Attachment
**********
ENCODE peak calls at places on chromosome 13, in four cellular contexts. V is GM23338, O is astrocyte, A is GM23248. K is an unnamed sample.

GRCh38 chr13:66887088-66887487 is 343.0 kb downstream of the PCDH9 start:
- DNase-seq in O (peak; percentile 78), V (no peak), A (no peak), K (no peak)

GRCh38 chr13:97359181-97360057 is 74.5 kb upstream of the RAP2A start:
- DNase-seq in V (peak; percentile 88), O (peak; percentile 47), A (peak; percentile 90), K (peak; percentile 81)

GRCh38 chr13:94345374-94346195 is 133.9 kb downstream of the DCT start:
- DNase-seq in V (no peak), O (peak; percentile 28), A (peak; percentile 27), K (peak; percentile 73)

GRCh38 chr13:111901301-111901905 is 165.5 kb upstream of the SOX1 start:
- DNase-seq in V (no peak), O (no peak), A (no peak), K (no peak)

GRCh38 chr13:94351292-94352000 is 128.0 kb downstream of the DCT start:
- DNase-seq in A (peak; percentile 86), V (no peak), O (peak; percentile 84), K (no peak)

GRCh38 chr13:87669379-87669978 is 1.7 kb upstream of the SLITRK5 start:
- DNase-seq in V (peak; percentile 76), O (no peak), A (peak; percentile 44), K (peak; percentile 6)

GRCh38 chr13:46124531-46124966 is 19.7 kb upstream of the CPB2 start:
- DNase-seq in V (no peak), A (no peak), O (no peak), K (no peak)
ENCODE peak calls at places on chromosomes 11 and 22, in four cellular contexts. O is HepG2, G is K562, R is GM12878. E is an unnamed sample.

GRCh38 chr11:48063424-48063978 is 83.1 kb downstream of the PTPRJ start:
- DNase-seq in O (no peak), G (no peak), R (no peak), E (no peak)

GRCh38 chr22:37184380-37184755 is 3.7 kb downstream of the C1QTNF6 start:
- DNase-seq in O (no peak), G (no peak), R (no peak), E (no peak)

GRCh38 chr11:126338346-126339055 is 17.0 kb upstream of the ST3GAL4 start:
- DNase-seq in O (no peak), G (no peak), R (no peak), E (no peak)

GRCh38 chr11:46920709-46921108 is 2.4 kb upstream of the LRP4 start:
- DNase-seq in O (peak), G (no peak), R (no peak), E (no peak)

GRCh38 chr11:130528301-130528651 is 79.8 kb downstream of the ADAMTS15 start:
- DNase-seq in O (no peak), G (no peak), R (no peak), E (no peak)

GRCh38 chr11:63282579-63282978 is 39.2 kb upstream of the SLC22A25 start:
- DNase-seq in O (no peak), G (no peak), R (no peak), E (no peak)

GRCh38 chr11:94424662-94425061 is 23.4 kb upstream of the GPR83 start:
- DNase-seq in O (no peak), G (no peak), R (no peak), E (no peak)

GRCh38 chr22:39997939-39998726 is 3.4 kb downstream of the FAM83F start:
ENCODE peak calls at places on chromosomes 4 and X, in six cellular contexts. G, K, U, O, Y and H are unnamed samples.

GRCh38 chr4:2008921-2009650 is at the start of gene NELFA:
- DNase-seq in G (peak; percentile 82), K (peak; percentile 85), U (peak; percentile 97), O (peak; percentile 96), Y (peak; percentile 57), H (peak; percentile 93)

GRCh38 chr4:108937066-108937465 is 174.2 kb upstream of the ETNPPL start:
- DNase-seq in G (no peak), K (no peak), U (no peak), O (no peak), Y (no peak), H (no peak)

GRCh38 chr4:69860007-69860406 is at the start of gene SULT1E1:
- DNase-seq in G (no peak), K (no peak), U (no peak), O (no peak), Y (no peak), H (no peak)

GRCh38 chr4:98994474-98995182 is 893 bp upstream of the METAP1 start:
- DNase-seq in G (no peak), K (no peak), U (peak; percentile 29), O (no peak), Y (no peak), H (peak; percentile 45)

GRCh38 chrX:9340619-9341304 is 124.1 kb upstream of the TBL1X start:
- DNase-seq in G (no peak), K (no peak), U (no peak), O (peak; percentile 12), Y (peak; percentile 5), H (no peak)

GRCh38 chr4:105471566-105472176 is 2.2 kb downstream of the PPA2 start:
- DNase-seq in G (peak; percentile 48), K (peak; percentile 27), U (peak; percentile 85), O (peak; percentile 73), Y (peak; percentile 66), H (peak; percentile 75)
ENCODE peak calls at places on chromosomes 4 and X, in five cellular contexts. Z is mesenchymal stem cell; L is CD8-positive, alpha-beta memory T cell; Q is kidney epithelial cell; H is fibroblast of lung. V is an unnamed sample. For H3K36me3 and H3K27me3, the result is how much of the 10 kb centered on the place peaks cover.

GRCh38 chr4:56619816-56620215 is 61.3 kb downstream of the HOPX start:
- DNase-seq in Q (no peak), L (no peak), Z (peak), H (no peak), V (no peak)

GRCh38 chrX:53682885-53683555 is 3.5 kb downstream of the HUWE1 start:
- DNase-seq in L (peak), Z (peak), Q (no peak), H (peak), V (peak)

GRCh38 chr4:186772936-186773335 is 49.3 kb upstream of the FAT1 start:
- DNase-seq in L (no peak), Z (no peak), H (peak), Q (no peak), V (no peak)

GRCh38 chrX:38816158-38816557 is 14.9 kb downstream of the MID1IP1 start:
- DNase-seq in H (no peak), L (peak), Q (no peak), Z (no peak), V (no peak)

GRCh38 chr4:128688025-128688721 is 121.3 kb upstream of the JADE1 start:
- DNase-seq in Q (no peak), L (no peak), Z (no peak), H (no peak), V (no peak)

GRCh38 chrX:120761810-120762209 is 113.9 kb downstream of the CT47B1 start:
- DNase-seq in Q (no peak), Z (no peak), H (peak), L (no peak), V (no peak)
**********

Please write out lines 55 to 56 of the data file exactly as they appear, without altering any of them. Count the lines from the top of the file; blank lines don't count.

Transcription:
- DNase-seq in Q (no peak), L (no peak), Z (no peak), H (no peak), V (no peak)

GRCh38 chrX:120761810-120762209 is 113.9 kb downstream of the CT47B1 start: